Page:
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(iPhone) Pulling my hair out just trying to declare and set a stupid variable. Here's the code:

const GLfloat zNear = 0.01, zFar = 1000.0, fieldOfView = 60.0; 
GLfloat size;
size = zNear * tanf(DEGREES_TO_RADIANS*fieldOfView / 2.0));

Gives me the error "Conflicting types for 'size'".

If I write it like this instead:

const GLfloat zNear = 0.01, zFar = 1000.0, fieldOfView = 60.0; 
GLfloat size = zNear * tanf(DEGREES_TO_RADIANS*fieldOfView / 2.0));

I get the error, "Initializer element is not constant".

What's really weird is that this code worked fine when it was inside a method. I moved it out of the method, and now it fails. What's going on here?

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Are you supposed to have the double )) at the end of your statement? –  Tony Million Apr 6 '11 at 21:34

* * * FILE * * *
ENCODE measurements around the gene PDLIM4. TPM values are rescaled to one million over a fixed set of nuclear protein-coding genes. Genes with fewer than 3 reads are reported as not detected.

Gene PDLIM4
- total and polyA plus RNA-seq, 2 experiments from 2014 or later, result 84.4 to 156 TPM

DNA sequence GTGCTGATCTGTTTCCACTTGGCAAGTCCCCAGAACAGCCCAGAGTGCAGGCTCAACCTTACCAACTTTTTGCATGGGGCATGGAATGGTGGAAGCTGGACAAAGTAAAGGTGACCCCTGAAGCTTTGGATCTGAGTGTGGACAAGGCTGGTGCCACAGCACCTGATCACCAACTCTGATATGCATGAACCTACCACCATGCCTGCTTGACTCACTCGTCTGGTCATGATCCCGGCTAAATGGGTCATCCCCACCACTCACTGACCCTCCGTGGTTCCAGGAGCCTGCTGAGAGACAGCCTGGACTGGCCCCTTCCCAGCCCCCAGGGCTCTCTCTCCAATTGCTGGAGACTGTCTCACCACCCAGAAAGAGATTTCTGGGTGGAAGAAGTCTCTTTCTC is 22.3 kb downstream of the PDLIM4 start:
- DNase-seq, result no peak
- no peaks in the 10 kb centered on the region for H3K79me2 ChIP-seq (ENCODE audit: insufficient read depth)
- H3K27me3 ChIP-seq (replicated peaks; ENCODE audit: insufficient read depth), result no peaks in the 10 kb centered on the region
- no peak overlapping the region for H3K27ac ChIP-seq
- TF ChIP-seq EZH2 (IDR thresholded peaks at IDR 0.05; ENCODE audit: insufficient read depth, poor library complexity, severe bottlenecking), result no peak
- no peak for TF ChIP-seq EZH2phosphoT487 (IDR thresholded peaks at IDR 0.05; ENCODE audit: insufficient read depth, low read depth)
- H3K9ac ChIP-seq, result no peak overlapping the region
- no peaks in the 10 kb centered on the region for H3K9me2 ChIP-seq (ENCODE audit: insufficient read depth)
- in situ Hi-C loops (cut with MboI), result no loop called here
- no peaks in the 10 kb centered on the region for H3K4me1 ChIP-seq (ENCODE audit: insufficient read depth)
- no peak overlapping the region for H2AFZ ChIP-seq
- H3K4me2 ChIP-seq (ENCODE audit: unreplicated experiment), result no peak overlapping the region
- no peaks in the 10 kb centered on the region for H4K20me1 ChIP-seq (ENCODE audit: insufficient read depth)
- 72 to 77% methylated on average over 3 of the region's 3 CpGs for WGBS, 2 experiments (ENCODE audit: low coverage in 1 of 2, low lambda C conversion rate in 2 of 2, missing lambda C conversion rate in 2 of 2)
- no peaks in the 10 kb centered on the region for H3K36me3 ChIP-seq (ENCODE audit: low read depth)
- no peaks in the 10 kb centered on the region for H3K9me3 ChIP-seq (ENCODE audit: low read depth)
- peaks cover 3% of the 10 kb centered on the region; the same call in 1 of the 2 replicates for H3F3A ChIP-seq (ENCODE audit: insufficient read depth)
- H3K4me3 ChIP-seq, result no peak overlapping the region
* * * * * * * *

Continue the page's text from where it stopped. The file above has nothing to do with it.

size is a common variable name, so there might be a size instance variable or something else within your current scope with that name (which I've seen to cause the "conflicting types" errors in the past). Try renaming it calculatedSize or something else and see if that removes the error. –  Brad Larson Apr 7 '11 at 14:09
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2 Answers 2

up vote 1 down vote accepted

When dealing at global-scope, statements can be assigned to only constant literals.

// At global scope
int a = 10 ; // fine
int b = a ;  // Not allowed
b = a ;      // Not allowed
b = 100 ;    // fine

const int aa = 10 ;  // fine
const int bb ;
bb = aa ;   // Not allowed

The solution is #define. Try this -

#define zNear 0.01
#define zFar 1000.0
#define fieldOfView 60.0

GLfloat size;
size = zNear * tanf(DEGREES_TO_RADIANS*fieldOfView / 2.0));
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I guess that you can use something like

#define kPosun 44.0 
before implementation statement.

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